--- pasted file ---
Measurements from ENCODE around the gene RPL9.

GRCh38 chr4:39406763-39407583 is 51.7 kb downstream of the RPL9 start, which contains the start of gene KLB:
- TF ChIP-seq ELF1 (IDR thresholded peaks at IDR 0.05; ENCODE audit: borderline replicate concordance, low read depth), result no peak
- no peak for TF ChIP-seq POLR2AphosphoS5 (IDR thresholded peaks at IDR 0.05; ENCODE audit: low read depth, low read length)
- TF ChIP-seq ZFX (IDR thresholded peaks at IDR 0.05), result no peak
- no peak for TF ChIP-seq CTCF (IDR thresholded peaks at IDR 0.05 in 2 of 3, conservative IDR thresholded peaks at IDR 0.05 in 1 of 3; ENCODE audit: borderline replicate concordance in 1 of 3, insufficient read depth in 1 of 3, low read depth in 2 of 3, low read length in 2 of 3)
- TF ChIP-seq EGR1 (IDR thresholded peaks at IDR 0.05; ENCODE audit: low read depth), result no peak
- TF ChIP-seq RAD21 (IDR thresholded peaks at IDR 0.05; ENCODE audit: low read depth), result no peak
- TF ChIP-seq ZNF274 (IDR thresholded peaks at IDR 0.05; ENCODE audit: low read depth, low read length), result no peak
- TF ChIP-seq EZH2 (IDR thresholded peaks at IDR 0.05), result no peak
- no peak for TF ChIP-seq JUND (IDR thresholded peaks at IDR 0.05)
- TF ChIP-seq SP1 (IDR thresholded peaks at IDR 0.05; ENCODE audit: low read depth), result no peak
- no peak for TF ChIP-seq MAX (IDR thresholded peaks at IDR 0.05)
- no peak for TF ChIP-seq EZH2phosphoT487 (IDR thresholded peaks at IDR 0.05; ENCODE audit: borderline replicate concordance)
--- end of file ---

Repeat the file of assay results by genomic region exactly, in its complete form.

Measurements from ENCODE around the gene RPL9.

GRCh38 chr4:39406763-39407583 is 51.7 kb downstream of the RPL9 start, which contains the start of gene KLB:
- TF ChIP-seq ELF1 (IDR thresholded peaks at IDR 0.05; ENCODE audit: borderline replicate concordance, low read depth), result no peak
- no peak for TF ChIP-seq POLR2AphosphoS5 (IDR thresholded peaks at IDR 0.05; ENCODE audit: low read depth, low read length)
- TF ChIP-seq ZFX (IDR thresholded peaks at IDR 0.05), result no peak
- no peak for TF ChIP-seq CTCF (IDR thresholded peaks at IDR 0.05 in 2 of 3, conservative IDR thresholded peaks at IDR 0.05 in 1 of 3; ENCODE audit: borderline replicate concordance in 1 of 3, insufficient read depth in 1 of 3, low read depth in 2 of 3, low read length in 2 of 3)
- TF ChIP-seq EGR1 (IDR thresholded peaks at IDR 0.05; ENCODE audit: low read depth), result no peak
- TF ChIP-seq RAD21 (IDR thresholded peaks at IDR 0.05; ENCODE audit: low read depth), result no peak
- TF ChIP-seq ZNF274 (IDR thresholded peaks at IDR 0.05; ENCODE audit: low read depth, low read length), result no peak
- TF ChIP-seq EZH2 (IDR thresholded peaks at IDR 0.05), result no peak
- no peak for TF ChIP-seq JUND (IDR thresholded peaks at IDR 0.05)
- TF ChIP-seq SP1 (IDR thresholded peaks at IDR 0.05; ENCODE audit: low read depth), result no peak
- no peak for TF ChIP-seq MAX (IDR thresholded peaks at IDR 0.05)
- no peak for TF ChIP-seq EZH2phosphoT487 (IDR thresholded peaks at IDR 0.05; ENCODE audit: borderline replicate concordance)